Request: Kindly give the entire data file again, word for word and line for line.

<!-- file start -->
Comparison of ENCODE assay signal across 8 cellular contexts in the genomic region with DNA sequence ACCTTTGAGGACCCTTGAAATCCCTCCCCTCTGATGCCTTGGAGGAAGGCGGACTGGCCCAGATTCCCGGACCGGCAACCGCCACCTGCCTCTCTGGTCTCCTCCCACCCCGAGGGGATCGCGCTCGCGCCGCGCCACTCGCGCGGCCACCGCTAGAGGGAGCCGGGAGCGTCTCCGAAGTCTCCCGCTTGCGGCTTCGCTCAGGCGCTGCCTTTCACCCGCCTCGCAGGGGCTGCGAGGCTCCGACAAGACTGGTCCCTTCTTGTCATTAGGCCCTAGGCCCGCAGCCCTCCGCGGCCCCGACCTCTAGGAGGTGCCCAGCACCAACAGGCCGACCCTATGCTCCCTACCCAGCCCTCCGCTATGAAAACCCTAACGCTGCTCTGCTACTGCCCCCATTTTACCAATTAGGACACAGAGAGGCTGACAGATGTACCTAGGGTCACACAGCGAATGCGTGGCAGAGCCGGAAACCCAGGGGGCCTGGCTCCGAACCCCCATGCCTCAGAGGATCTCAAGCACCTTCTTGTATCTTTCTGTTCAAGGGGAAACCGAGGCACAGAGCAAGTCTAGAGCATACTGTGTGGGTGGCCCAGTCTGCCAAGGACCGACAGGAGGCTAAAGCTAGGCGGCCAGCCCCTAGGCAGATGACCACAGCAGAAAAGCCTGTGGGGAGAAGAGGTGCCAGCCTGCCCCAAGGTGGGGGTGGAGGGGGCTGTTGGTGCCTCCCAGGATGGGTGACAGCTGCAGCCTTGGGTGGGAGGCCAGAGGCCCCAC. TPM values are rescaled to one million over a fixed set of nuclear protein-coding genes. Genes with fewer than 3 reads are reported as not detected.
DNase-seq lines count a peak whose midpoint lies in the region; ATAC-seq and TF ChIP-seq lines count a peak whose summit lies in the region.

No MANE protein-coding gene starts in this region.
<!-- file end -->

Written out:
Comparison of ENCODE assay signal across 8 cellular contexts in the genomic region with DNA sequence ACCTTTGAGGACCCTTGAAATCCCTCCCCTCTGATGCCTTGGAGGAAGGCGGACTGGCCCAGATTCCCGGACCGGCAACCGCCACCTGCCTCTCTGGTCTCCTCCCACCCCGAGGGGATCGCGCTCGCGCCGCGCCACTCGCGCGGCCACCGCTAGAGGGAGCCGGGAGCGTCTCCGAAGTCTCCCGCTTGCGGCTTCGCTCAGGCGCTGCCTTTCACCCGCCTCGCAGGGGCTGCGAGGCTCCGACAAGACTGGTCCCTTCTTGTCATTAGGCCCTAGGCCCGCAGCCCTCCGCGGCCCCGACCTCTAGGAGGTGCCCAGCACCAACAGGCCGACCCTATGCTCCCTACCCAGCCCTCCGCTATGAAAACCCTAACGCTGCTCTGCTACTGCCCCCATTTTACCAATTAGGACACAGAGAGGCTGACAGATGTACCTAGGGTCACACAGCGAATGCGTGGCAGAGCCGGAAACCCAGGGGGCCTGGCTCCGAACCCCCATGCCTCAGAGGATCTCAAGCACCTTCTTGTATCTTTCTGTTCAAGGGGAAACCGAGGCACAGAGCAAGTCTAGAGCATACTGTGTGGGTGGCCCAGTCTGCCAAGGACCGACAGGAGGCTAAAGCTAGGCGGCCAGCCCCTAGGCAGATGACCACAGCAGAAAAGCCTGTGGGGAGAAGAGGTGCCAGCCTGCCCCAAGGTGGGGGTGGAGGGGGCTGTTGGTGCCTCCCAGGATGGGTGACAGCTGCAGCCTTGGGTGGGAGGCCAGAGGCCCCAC. TPM values are rescaled to one million over a fixed set of nuclear protein-coding genes. Genes with fewer than 3 reads are reported as not detected.
DNase-seq lines count a peak whose midpoint lies in the region; ATAC-seq and TF ChIP-seq lines count a peak whose summit lies in the region.

No MANE protein-coding gene starts in this region.